On the other hand, we do not forget that almost all of us, largely under the pressure of 1944 — hurried, scared, fleeing, with our hangman's assistants after us — left our homes in a hell-dark state of mind. Neither the "illegal" immigrants nor the forced laborers, much less those transported from the ghetto to the death train cars, had the opportunity, thought, and ability to save pictures and documents. What they took with them, along with our evaporated families, descended on our people in the thick choking-black smoke - forever. And when the precious few escapees came back to our "judenrein" city, the "good" neighbors, the "heirs" of the Jewish apartments, had made sure that the debris from the stolen property was not saved as souvenirs.

Our sentimentality is for the past, not for that city. Even when we have dreams or nightmares roaming the streets of the city, between the well-known houses and shops where our parents and we were born, we only can meet the local people again and again, reminding us that these citizens did not want to or were unable to help the victims, they did not identify with us, and in fact they delighted in the deportation and stole the property. All of this is in our memory, and we cannot clean their conscience. But in this album, we were trying to record the situation before our whole world collapsed. That is why we have retrieved the remaining images of economic, sporting, cultural and Zionist life, and of the houses; this album is one last exclamation: REMEMBER THEM! Zion was the closest to the hearts and minds of Beregszász's Jewry, who also dreamed of the realization of Zionism and educated us on the salvation of a new generation. Zion was the closest to the hearts and minds of Beregszász's Jewry, who also dreamed of the realization of Zionism and educated us on the salvation of a new generation. Zion was the closest to the hearts and minds of Beregszász's Jewry, who also dreamed of the realization of Zionism and taught us so much, which the new generation thanks for its salvation.

According to our estimate, of the approximately 8,000 Jews of Beregszász and the surrounding area who lived there at the end of 1938, 1,000 people live scattered around the world, half in Israel. This number is decreasing year by year, month by month; the natural human process does not pardon us either. As a major human and Jewish duty, we sought to focus on the names of the Holocaust victims in the “Yizkor Book.” Unfortunately, this sacred task never can be completed. All martyrs no longer can be recorded. From many families, no messenger remains — not a relative, not a neighbor, not a friend. Maybe, maybe, a small fraction of the missing names might show up here and there in one of the pictures on the album.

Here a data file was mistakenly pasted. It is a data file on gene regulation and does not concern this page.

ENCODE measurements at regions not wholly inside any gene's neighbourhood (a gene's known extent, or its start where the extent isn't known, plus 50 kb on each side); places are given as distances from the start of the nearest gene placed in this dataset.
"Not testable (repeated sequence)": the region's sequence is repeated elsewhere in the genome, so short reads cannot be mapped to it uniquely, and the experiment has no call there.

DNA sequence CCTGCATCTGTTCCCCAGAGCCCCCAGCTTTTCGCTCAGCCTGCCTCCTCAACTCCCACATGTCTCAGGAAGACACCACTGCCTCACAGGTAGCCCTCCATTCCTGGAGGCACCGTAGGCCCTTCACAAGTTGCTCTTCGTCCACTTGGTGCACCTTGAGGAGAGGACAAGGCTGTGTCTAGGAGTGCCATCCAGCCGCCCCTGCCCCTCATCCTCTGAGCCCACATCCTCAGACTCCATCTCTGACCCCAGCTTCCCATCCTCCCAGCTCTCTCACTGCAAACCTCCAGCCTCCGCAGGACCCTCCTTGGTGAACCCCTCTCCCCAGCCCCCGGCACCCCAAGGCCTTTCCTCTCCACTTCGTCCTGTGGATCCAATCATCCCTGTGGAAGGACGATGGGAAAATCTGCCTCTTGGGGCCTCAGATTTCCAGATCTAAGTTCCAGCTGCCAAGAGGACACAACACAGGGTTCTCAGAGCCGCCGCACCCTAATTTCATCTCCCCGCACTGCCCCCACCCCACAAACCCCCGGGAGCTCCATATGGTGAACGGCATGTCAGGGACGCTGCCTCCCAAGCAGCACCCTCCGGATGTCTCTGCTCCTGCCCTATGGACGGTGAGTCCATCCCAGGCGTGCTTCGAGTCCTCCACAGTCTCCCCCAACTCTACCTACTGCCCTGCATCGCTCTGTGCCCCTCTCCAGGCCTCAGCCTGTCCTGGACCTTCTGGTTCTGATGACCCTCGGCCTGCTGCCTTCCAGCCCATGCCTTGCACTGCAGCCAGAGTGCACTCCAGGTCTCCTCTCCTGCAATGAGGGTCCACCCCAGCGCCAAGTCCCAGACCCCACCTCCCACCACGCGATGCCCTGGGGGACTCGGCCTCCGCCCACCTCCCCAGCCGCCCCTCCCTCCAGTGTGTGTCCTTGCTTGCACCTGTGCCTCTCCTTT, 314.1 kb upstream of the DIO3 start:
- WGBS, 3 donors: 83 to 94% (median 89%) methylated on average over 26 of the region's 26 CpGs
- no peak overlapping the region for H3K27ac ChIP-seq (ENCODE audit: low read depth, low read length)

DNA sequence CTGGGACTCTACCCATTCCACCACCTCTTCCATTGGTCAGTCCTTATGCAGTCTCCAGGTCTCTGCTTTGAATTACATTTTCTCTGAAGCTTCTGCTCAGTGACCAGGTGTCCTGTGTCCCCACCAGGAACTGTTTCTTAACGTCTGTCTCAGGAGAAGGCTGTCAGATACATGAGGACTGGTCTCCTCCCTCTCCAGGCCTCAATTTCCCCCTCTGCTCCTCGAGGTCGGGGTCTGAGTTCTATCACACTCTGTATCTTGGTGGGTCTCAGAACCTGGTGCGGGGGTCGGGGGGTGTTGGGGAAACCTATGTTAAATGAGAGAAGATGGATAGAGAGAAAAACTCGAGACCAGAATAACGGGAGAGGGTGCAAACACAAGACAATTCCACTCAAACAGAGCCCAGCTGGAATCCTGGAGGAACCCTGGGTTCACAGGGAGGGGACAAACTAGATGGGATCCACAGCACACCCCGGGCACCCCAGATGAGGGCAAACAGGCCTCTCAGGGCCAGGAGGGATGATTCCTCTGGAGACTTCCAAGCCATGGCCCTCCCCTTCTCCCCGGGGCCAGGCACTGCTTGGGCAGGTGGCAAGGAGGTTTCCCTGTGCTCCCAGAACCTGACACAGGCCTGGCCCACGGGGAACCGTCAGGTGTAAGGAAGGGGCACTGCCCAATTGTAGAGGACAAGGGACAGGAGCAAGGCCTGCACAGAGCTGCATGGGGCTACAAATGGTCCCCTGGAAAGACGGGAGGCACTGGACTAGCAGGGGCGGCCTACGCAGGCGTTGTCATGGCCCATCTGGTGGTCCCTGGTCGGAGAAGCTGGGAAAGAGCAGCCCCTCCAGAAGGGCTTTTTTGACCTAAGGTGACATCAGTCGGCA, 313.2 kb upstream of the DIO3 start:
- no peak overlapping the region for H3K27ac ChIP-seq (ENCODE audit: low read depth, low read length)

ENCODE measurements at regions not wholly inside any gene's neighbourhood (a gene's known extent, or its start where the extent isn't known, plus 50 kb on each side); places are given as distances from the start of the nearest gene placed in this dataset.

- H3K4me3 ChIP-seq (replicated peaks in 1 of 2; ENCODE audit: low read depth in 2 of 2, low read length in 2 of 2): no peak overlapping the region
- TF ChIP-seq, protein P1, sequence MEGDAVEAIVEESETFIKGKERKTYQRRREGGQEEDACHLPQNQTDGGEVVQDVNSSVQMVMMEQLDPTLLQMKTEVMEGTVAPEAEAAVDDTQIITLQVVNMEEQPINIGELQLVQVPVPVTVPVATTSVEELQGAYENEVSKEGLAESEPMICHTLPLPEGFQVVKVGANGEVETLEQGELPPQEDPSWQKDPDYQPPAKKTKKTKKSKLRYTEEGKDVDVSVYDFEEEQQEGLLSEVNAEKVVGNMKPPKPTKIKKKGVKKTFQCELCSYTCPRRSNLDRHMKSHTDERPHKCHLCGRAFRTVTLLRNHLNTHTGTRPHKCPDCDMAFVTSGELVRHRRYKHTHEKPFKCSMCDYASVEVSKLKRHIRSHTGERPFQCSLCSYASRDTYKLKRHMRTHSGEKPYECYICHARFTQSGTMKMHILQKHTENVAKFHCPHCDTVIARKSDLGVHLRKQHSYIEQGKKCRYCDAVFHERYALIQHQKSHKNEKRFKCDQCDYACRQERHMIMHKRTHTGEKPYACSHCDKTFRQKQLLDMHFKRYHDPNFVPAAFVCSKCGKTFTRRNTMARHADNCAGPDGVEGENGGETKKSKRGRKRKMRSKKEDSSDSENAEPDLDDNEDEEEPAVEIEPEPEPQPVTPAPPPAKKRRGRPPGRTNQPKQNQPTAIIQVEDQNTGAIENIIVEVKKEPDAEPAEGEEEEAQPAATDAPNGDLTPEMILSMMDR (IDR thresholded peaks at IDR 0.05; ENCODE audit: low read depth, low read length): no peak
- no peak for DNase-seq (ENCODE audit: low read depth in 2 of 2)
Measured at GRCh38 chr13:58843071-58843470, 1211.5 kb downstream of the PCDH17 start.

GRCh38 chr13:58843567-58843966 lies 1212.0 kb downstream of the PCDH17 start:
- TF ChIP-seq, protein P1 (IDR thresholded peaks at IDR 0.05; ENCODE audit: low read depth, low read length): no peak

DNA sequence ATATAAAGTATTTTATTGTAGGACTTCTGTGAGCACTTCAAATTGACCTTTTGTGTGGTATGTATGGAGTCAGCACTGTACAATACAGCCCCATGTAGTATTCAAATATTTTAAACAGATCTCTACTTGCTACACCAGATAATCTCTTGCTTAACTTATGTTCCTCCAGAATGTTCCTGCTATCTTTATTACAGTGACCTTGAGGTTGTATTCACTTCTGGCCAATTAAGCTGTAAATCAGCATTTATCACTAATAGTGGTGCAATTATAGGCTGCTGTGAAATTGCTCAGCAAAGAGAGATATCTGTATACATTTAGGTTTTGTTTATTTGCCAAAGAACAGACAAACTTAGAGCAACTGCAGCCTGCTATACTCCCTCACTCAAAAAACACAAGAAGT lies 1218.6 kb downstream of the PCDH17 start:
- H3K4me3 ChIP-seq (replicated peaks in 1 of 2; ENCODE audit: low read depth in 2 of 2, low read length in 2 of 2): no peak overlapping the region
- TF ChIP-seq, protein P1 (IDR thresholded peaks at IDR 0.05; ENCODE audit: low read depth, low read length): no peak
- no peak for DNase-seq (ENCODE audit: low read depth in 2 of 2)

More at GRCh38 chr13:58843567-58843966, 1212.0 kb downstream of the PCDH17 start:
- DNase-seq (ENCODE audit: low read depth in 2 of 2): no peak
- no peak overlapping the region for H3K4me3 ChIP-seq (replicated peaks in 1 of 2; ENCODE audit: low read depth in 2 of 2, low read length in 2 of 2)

When we leaf through this album, we feel only how many pictures are missing. We could not wait and expand on further paths; we had to hurry to gather the existing ones - as time permitted.

We had wanted to capture at least the images of community presidents. Not only did we not get pictures, even names are missing! On the other hand, there are hundreds and hundreds of images of vibrant Zionist youth organizations, but only a limited amount can be reported to somehow maintain proportionality. Without exaggeration, we can state that the local groups of Betar and Hashomer Kadima were the best organized and most active of the Czechoslovakian locations. Hashomer Kadima succeeded in having its commander delegated to the Zionist Congress (a great honor at the time). Two Natziv (national commanders) came out of the ranks of Betar and two people from Beregszász became members of the Betar world headquarters (one in the Etzel headquarters). It is thanks to this national-Zionist upbringing that many members of these organizations made Aliyah in time, most of them “illegally."

And now, dear brothers of the banks of the Verke, friends, we respectfully present to you what remains of the Beregszász community. The Beregszász community was a blooming fruit tree in the garden of our people, giving sweet fruit to Judaism and Zionism. But wild winds and storms tried to uproot it and destroy its roots. As long as we live, the tree is still standing, but the roots have been burned and the yellowed leaves are falling, falling. The tree will never sprout again, but at the same time, the fruit that it gave will never be forgotten!